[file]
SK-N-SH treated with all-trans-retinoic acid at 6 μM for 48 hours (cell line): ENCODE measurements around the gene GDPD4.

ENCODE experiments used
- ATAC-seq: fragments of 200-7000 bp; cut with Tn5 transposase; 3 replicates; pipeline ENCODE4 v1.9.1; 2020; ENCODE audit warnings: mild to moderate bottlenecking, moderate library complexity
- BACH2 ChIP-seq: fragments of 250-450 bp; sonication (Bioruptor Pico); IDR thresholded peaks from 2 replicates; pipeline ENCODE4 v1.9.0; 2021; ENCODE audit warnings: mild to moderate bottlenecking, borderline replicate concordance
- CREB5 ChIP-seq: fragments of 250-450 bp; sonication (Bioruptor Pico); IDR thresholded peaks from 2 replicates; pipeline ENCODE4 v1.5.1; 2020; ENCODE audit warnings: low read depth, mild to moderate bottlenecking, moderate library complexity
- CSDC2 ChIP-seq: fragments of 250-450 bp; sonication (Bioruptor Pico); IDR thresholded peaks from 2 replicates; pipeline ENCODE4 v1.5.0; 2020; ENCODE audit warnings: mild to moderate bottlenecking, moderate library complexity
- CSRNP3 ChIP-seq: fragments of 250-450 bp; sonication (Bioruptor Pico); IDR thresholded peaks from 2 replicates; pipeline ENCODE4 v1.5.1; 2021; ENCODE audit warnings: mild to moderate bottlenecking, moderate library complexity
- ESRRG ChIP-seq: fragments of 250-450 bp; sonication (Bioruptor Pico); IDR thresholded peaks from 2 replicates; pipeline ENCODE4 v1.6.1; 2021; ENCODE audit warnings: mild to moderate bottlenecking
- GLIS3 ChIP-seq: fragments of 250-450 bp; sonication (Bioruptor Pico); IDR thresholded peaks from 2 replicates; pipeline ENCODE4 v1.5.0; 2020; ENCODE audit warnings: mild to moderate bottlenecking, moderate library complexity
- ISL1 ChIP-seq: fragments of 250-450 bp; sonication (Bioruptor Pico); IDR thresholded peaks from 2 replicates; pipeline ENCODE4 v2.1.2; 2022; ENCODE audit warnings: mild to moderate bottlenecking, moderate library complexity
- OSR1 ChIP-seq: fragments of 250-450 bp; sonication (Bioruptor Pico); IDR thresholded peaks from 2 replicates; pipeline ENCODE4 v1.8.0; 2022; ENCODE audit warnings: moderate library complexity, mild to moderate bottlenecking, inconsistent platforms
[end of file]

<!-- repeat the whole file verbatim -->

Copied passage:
SK-N-SH treated with all-trans-retinoic acid at 6 μM for 48 hours (cell line): ENCODE measurements around the gene GDPD4.

ENCODE experiments used
- ATAC-seq: fragments of 200-7000 bp; cut with Tn5 transposase; 3 replicates; pipeline ENCODE4 v1.9.1; 2020; ENCODE audit warnings: mild to moderate bottlenecking, moderate library complexity
- BACH2 ChIP-seq: fragments of 250-450 bp; sonication (Bioruptor Pico); IDR thresholded peaks from 2 replicates; pipeline ENCODE4 v1.9.0; 2021; ENCODE audit warnings: mild to moderate bottlenecking, borderline replicate concordance
- CREB5 ChIP-seq: fragments of 250-450 bp; sonication (Bioruptor Pico); IDR thresholded peaks from 2 replicates; pipeline ENCODE4 v1.5.1; 2020; ENCODE audit warnings: low read depth, mild to moderate bottlenecking, moderate library complexity
- CSDC2 ChIP-seq: fragments of 250-450 bp; sonication (Bioruptor Pico); IDR thresholded peaks from 2 replicates; pipeline ENCODE4 v1.5.0; 2020; ENCODE audit warnings: mild to moderate bottlenecking, moderate library complexity
- CSRNP3 ChIP-seq: fragments of 250-450 bp; sonication (Bioruptor Pico); IDR thresholded peaks from 2 replicates; pipeline ENCODE4 v1.5.1; 2021; ENCODE audit warnings: mild to moderate bottlenecking, moderate library complexity
- ESRRG ChIP-seq: fragments of 250-450 bp; sonication (Bioruptor Pico); IDR thresholded peaks from 2 replicates; pipeline ENCODE4 v1.6.1; 2021; ENCODE audit warnings: mild to moderate bottlenecking
- GLIS3 ChIP-seq: fragments of 250-450 bp; sonication (Bioruptor Pico); IDR thresholded peaks from 2 replicates; pipeline ENCODE4 v1.5.0; 2020; ENCODE audit warnings: mild to moderate bottlenecking, moderate library complexity
- ISL1 ChIP-seq: fragments of 250-450 bp; sonication (Bioruptor Pico); IDR thresholded peaks from 2 replicates; pipeline ENCODE4 v2.1.2; 2022; ENCODE audit warnings: mild to moderate bottlenecking, moderate library complexity
- OSR1 ChIP-seq: fragments of 250-450 bp; sonication (Bioruptor Pico); IDR thresholded peaks from 2 replicates; pipeline ENCODE4 v1.8.0; 2022; ENCODE audit warnings: moderate library complexity, mild to moderate bottlenecking, inconsistent platforms